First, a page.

Support For #ShowTheSalary Continues To Snowball

I doubt the editors at The Chronicle Of Philanthropy thought the decision to publish an op-ed by Vincent Robinson trying to convince readers that including salary figures was a bad thing, especially for diversity, would garner a tidal wave of pushback but that’s exactly what happened. On July 12, 2021 they published a letter to the editor from Mike Geiger, President and CEO of the Association of Fundraising Professionals, where he …

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Showing Salaries Is Finally Catching On So Why Pump The Brakes?

It’s taken a few decades but nonprofit performing arts orgs are finally becoming comfortable with including salary ranges and hourly rates in job postings. The road from there to here was long and uphill; for instance, when Arts Admin Jobs began in 2011, I included a salary range field as a mandatory item and employers spurned it as they would a rabid dog. Once I relented and removed the requirement, listings …

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A Matter Of Shared Sacrifice As Layoffs And Furloughs Increase

When the housing bubble fueled economic downturn hit, we heard a great deal about the concept of shared sacrifice. This is where one group of stakeholders won’t be asked to make larger concessions than others. While the concept was implemented with varying degrees of sincerity, groups that engaged in a meaningful approach to shared sacrifice tended to reap the benefits of improved relations and accelerated recovery. As COVID-19 layoffs and furloughs …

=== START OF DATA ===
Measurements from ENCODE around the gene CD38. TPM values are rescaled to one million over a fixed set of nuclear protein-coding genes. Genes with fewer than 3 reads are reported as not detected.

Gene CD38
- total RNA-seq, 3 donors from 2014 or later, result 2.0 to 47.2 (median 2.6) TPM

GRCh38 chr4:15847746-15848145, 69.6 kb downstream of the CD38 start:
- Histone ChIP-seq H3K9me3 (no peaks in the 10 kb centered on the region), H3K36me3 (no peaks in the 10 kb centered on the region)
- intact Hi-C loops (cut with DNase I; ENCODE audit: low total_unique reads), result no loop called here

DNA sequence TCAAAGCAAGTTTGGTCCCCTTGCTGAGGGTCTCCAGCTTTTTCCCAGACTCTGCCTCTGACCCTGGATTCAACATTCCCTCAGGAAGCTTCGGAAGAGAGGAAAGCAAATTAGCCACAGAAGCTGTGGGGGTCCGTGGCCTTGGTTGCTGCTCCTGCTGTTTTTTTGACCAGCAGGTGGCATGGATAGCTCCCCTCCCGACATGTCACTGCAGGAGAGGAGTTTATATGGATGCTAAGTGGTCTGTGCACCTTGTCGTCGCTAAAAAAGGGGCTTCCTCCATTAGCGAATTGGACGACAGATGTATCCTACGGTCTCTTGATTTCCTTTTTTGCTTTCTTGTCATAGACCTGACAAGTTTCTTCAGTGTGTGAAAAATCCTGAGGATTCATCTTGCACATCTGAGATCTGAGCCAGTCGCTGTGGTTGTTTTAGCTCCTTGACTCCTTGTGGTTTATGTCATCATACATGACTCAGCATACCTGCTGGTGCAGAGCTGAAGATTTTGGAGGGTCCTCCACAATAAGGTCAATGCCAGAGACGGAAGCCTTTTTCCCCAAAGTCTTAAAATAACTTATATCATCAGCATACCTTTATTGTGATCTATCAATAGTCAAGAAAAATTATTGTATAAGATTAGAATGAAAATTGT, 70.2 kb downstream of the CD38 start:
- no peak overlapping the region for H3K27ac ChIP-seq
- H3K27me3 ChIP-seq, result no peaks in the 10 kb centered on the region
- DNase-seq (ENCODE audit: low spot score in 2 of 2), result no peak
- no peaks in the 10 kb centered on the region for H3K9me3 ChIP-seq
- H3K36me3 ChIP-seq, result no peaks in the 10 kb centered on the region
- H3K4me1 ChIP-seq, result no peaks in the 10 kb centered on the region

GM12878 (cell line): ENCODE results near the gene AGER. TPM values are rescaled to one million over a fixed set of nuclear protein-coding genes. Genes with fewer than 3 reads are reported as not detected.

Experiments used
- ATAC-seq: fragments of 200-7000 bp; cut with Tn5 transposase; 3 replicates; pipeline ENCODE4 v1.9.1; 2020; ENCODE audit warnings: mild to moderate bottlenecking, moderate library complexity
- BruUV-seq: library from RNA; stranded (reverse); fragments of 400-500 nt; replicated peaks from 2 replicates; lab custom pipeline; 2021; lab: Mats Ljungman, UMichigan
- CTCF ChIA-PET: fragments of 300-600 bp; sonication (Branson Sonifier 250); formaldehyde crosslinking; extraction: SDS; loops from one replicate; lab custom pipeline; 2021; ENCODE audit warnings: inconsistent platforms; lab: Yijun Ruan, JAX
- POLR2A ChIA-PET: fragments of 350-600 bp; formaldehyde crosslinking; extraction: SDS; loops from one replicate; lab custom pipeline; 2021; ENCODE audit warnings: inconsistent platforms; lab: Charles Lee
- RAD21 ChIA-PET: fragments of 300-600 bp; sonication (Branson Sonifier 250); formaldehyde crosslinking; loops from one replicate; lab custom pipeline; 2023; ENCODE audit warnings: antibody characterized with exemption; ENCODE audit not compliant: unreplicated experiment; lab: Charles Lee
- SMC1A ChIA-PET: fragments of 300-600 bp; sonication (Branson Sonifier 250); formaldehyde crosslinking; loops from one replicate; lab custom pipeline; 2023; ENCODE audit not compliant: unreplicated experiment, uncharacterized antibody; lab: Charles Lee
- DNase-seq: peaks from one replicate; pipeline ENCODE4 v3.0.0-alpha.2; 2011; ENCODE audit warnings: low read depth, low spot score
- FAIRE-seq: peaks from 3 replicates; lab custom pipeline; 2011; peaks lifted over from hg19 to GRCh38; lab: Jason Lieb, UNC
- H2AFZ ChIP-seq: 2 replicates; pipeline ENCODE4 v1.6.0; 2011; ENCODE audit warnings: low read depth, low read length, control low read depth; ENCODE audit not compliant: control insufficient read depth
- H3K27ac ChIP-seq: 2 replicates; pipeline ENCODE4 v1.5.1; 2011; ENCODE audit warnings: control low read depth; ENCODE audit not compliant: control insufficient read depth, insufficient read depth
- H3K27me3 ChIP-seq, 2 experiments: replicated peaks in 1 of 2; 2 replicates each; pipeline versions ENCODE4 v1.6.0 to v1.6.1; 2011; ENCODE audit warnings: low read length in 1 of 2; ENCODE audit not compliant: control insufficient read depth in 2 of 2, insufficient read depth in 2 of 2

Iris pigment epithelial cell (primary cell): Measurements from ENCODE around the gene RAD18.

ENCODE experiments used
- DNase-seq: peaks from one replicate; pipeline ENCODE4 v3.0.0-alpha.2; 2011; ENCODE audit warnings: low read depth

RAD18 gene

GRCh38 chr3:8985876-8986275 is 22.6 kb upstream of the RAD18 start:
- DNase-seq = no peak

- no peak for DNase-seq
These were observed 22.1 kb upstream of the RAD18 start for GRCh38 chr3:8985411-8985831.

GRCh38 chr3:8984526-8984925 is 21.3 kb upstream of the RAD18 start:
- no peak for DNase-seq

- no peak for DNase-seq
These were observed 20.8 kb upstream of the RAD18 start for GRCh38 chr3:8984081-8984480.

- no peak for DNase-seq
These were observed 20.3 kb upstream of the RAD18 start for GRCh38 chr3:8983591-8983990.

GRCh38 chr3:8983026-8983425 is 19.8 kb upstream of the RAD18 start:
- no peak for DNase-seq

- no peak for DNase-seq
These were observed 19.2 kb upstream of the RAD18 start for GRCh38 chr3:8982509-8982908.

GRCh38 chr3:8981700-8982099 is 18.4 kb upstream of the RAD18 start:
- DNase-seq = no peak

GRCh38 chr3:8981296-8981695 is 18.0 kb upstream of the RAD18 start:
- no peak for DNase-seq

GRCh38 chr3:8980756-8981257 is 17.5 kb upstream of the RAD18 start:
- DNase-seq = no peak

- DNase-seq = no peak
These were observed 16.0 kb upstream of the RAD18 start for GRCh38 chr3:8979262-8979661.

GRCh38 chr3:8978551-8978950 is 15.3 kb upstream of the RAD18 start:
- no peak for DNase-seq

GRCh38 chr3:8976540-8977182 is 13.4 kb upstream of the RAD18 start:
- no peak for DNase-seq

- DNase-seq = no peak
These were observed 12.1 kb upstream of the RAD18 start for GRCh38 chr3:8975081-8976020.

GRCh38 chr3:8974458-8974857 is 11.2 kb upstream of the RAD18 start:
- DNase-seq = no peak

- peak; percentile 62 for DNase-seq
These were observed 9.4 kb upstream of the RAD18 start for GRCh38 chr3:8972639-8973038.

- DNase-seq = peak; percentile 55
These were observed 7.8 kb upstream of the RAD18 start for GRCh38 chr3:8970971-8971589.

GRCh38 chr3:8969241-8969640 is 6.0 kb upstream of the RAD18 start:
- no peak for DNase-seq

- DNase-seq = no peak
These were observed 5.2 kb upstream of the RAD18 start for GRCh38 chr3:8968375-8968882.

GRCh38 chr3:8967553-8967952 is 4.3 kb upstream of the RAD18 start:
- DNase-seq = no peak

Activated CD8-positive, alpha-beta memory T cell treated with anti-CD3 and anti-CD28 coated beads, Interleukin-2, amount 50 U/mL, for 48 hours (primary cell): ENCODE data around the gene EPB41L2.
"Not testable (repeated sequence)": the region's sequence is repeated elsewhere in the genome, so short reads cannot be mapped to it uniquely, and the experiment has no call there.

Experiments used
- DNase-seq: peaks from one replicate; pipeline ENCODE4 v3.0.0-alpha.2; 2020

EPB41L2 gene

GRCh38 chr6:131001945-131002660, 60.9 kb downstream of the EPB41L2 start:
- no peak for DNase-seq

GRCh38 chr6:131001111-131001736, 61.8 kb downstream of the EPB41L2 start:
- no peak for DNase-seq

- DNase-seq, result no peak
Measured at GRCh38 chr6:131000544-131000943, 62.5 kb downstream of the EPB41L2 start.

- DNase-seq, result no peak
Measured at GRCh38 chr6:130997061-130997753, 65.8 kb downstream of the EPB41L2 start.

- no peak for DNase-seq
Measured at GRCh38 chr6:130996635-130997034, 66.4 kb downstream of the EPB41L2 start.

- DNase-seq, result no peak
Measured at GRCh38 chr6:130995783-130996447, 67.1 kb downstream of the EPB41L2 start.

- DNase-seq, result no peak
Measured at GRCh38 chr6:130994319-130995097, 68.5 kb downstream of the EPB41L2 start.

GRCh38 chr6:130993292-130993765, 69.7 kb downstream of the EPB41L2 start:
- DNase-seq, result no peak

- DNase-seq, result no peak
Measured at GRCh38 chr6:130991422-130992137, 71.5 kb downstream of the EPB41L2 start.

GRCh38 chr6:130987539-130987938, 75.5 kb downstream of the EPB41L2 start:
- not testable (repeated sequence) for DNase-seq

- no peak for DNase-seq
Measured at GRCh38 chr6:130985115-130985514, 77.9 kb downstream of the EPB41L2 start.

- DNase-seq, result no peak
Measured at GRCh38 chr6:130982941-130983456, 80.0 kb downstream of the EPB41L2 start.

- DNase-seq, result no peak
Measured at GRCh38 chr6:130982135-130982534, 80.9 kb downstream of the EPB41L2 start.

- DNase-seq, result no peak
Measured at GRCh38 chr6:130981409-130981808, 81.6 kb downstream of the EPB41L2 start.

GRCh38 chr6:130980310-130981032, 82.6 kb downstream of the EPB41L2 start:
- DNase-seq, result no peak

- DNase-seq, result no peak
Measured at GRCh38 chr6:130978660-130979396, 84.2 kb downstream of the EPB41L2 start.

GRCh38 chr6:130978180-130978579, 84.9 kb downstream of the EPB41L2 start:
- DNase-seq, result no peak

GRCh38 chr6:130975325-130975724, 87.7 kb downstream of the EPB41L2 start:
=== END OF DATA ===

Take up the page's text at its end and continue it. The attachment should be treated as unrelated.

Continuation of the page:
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When In Doubt, Do The Math

Adaptistration People 138

This week is shaping up to be a daisy-chain of post topics. Yesterday’s post was on the value (and fun!) of due diligence and as it turns out, there’s an excellent article from Zach Finklelstein at MiddleClassArtist.com that makes good use of due diligence and takes a long, hard look at the numbers behind music apprenticeships (h/t Joe Patti). Long story short, Finkelstein does the math behind the revenue stream and …

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Gender Bias Across The Arts & Culture Sector

Adaptistration People 190

Over the weekend, National Public Radio (NPR) published a segment on unconscious bias within the larger nonprofit (and commercial) art and culture sector. It’s only three minutes long and you’ll be glad you took the time to give it a listen. Not only does the piece demonstrate how much progress is needed before we reach parity, it reminds everyone that problems with unconscious bias uncovered in the Elizabeth Rowe/Boston Symphony Orchestra …

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